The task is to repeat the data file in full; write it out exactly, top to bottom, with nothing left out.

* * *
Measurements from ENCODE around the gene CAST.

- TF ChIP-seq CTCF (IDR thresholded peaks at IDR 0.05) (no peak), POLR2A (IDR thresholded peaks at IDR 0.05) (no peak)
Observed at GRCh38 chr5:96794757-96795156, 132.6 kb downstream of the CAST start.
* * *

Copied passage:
Measurements from ENCODE around the gene CAST.

- TF ChIP-seq CTCF (IDR thresholded peaks at IDR 0.05) (no peak), POLR2A (IDR thresholded peaks at IDR 0.05) (no peak)
Observed at GRCh38 chr5:96794757-96795156, 132.6 kb downstream of the CAST start.